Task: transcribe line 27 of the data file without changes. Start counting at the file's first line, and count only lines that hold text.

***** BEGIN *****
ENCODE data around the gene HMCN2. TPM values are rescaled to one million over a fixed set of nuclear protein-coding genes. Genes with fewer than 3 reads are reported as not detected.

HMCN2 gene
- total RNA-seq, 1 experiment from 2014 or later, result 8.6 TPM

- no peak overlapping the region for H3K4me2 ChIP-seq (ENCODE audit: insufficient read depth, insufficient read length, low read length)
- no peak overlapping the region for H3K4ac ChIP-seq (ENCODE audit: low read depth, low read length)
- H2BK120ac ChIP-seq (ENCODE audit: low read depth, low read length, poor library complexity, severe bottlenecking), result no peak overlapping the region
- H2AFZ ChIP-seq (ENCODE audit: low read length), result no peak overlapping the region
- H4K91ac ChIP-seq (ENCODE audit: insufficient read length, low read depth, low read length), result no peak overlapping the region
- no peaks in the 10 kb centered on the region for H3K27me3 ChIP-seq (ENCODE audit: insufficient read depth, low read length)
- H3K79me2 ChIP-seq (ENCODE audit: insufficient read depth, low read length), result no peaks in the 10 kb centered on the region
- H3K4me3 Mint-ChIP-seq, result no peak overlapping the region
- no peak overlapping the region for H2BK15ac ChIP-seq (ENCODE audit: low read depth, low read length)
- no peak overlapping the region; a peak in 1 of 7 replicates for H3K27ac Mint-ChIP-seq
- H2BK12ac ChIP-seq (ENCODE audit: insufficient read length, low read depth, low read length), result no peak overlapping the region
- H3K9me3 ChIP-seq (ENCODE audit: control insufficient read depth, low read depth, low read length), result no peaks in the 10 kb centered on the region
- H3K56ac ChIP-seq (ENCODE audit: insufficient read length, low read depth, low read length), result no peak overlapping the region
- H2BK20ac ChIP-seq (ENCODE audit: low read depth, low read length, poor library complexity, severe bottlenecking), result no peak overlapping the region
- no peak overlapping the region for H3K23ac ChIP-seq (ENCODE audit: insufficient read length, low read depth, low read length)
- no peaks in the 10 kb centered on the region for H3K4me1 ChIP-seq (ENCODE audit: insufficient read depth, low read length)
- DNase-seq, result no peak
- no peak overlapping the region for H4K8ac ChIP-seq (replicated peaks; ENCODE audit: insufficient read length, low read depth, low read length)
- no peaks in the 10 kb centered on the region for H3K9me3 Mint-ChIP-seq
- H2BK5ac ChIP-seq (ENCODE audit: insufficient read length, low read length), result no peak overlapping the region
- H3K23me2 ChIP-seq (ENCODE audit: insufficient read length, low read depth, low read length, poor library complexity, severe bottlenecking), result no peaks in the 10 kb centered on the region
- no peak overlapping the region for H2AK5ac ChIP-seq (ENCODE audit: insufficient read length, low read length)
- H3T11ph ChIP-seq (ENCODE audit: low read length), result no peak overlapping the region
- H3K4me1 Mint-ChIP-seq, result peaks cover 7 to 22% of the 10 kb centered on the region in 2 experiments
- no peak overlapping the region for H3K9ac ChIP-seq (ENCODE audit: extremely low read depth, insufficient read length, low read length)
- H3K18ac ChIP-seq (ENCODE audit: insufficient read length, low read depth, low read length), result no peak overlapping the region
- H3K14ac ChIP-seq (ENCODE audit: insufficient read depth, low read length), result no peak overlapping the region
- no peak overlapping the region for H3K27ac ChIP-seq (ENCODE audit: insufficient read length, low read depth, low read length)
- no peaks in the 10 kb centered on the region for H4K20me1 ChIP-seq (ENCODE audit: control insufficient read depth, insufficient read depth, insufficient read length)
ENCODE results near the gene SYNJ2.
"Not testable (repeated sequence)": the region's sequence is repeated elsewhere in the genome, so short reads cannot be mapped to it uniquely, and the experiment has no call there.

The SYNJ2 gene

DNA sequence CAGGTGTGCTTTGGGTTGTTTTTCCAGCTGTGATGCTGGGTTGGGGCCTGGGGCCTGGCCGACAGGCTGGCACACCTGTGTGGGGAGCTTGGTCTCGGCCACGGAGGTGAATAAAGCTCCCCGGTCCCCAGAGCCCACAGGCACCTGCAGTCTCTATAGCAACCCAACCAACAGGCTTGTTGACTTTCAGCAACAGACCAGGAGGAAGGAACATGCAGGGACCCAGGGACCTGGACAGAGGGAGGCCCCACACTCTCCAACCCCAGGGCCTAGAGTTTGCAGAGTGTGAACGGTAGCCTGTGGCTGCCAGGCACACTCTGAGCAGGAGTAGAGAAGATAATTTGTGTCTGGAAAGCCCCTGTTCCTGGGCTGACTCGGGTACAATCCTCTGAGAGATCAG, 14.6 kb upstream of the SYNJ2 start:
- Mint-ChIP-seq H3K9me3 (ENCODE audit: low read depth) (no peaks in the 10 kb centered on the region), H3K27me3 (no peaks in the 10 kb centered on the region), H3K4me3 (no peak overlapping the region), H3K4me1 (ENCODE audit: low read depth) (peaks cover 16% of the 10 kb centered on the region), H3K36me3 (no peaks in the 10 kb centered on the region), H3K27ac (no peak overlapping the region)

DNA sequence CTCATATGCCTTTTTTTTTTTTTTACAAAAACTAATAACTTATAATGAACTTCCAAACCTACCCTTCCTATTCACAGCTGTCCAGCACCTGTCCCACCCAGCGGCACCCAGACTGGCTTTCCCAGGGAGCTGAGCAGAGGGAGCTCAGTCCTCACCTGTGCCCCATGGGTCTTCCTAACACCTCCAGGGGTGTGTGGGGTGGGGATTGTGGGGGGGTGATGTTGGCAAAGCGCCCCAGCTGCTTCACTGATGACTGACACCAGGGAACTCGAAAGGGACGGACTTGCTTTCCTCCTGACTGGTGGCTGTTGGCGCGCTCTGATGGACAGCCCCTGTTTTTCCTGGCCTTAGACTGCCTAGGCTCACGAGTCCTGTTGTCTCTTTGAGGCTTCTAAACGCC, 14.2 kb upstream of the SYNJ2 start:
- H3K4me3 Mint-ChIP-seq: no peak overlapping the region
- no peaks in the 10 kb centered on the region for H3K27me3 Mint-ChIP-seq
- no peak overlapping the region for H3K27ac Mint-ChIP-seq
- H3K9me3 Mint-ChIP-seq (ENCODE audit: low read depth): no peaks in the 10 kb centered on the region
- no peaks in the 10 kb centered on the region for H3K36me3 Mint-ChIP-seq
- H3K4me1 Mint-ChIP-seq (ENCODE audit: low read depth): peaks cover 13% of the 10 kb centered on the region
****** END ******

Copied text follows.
- H3K4me1 Mint-ChIP-seq, result peaks cover 7 to 22% of the 10 kb centered on the region in 2 experiments